../../src/engine/graphchi_engine.hpp:451: warning: format ‘%lu’ expects type ‘long unsigned int’, but argument 5 has type ‘size_t’
make: *** [als] Error 1
Thanks Taras for your feedback! I have fixed the compilation error. Retake from mercurial using "hg pull; hg update" and recompile using "make clean; make cf".
DeleteLet me know if this works!
Thanks a lot! It works good now.
Delete~/graphchi$ bash install.sh
ReplyDelete20121205 16:50:09 http://bitbucket.org/eigen/eigen/get/3.1.1.tar.bz2
Resolving bitbucket.org (bitbucket.org)... 207.223.240.182, 207.223.240.181
Connecting to bitbucket.org (bitbucket.org)207.223.240.182:80... connected.
HTTP request sent, awaiting response... 301 Moved Permanently
Location: https://bitbucket.org/eigen/eigen/get/3.1.1.tar.bz2 [following]
20121205 16:50:29 https://bitbucket.org/eigen/eigen/get/3.1.1.tar.bz2
Connecting to bitbucket.org (bitbucket.org)207.223.240.182:443... connected.
HTTP request sent, awaiting response... 200 OK
Length: 1049447 (1,0M) [application/xbzipcompressedtar]
Saving to: `3.1.1.tar.bz2'
100%[======================================>] 1 049 447 781K/s in 1,3s
20121205 16:50:31 (781 KB/s)  `3.1.1.tar.bz2' saved [1049447/1049447]
g++ g I/usr/local/include/ I../../src/ I. fopenmp Wall Wnostrictaliasing als.cpp o als
In file included from als.cpp:91:0:
rmse.hpp: In function ‘void test_predictions_N(float (*)(const vertex_data**, int, float, double&), int, int*, bool*, int, bool)’:
rmse.hpp:241:47: error: ‘minarray’ was not declared in this scope
rmse.hpp: In function ‘void validation_rmse_N(float (*)(const vertex_data**, int, float, double&), graphchi::graphchi_context&, int, int, int*, float*, bool*, int, bool)’:
rmse.hpp:486:42: error: ‘struct vertex_data’ has no member named ‘last_item’
make: *** [als] Error 1
Sorry about that  I committed some experimental code. Please retake again from mercurial using (hg pull; hg update) and then recompile using (make clean; make).
DeleteBest,
I am experiencing the same compilation errors that Taras reported earlier. However, updating has failed to resolve the issue. Are there any any additional resources which may be necessary (I'm using a virtual machine running a new install of Ubuntu 12.10).
ReplyDeleteVery strange.. I just compiled a few minutes ago and everything is smooth..
DeleteAre you checking out from mercurial?
Please checkout using hg pull; hg update
and then recompile using make clean; make cf.
If you still have an error please send me the output..
OOPS... Just found another error. Fixed it. Please retry.
DeleteThe update you just posted seems to have fixed everything.
DeleteA completely unrelated question, is it possible to chain the outputs of the algorithms in order to further refine the accuracy?
It is not possible to compute blending or some ensemble method to join together several solutions for higher accuracy. This is a feature we may add in the future.
DeleteIt is possible, to load factors from previous run of the same algorithms from disk and continue from the previous run results in order to refine them. This is done using the load_factors_from_file=1 flag. See example in the section "adding fault tolerance".
I was hoping to use ensemble methods. I look forward to the capability.
DeleteI am expecting that "filename.ids  includes recommended item ids for each user." will contain k recommendations defined by num_ratings. For example when num_ratings = 3, then for each customer recommend 3 items. If this is the case then I am experiancing 10 recommendation everytime. Is that a bug?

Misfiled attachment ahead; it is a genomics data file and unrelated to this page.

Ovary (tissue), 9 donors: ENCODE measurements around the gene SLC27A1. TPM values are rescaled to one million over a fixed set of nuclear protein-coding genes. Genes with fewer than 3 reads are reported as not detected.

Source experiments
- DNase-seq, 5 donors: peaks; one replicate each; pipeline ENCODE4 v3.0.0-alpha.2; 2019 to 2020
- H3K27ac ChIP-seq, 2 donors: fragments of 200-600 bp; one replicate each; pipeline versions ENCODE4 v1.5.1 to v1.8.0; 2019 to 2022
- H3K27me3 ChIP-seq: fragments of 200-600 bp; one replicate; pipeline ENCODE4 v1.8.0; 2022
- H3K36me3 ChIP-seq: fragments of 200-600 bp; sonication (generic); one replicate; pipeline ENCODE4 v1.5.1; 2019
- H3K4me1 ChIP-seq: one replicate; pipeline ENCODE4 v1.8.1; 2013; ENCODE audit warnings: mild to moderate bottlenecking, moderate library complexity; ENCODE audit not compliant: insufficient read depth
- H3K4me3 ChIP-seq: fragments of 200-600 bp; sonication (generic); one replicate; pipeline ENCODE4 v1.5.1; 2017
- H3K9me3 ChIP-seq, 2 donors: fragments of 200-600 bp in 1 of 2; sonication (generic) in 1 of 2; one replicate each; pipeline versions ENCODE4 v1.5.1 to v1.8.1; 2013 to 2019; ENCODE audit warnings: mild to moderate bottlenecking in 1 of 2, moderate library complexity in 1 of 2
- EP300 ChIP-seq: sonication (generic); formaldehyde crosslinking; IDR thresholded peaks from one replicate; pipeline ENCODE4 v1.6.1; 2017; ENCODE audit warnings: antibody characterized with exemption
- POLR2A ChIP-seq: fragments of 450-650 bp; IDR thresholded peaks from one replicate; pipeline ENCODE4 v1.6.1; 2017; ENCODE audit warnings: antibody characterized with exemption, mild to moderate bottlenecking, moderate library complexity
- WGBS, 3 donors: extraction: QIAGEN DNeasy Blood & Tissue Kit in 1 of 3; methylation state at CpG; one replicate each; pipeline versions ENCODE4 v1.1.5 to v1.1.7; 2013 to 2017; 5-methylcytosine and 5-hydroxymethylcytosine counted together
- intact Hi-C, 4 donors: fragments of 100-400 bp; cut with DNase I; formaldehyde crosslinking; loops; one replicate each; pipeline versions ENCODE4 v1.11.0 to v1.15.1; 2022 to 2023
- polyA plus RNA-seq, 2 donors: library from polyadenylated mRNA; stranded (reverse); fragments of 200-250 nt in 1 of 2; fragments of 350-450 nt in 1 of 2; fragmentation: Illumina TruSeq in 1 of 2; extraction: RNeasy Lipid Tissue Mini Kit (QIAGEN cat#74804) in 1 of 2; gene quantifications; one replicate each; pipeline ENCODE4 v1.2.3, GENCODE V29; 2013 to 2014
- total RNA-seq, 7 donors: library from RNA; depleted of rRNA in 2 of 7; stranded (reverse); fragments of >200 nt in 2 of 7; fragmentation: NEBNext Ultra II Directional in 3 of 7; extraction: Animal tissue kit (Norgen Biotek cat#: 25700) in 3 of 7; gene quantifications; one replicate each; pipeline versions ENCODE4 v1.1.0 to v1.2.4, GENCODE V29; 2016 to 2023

ReplyDeleteIt should be num_ratings (and not num_rating). please try again!
DeleteThanks, it is working now :)
Delete1. Note: for weightedALS, the input file has 4 columns:
ReplyDelete[user] [item] [weight] [rating]. See example file in section 5b).
> I think it is 5e rather than 5b.
2. For weightedALS use the rating4 command
> There is no rating4 command /toolkits/collaborative_filtering/
Thanks for the update. I have fixed the documentation.
DeleteHi Danny,
ReplyDeleteI getting the following error while I am executing the recommendatation based on WALS.
FATAL: chifilenames.hpp(get_shard_edata_filesize:115): Could not load /time_smallnetflix.edata.e8B.0_3.size. Preprocessing forgotten?
terminate called after throwing an instance of 'char const*'
Aborted
As mentioned, I have followed the following steps
step1: ./wals training=/time_smallnetflix validation=/time_smallnetflixe lambda=0.065 minval=1 maxval=5 max_iter=10 quiet=1
step2: ./rating training=/home/kamesh/input/reco/time_smallnetflix tokens_per_row=4 num_ratings=5 quiet=1
While step1 was always sucessed, but was failing when I am trying to execute the step2.
Please help me, where am I doing mistake?
Thanks for your bug report  I have now fixed this. Please retake from mercurial and let me know if this works for you. (using "hg pull; hg update ; make clean ; make cf")
DeleteBest,
Hi Danny,
DeleteThanks, It is working now
Hi Danny,
ReplyDeleteI am working on installing GraphChi on centos vm 6.3 and encountering following error.
als.cpp:214: instantiated from here
../../src/util/ioutil.hpp:157: error: ‘deflateInit’ was not declared in this scope
../../src/util/ioutil.hpp:174: error: ‘deflate’ was not declared in this scope
../../src/util/ioutil.hpp:178: error: ‘deflateEnd’ was not declared in this scope
../../src/util/ioutil.hpp:188: error: ‘deflateEnd’ was not declared in this scope
make[1]: *** [als] Error 1
make[1]: Leaving directory `/home/romit/graphchi/toolkits/collaborative_filtering'
1) Please try to check out from mercurial  this error should be fixed now. (I assume you downloaded the tgz source file.
Delete2) If it does not help, please send me the full compilation command line and the full output so I could look at it. But checking from mercurial should fix it.
Hi Danny,
ReplyDeleteI have two questions.
For weightedALS, the input file has 4 columns i.e,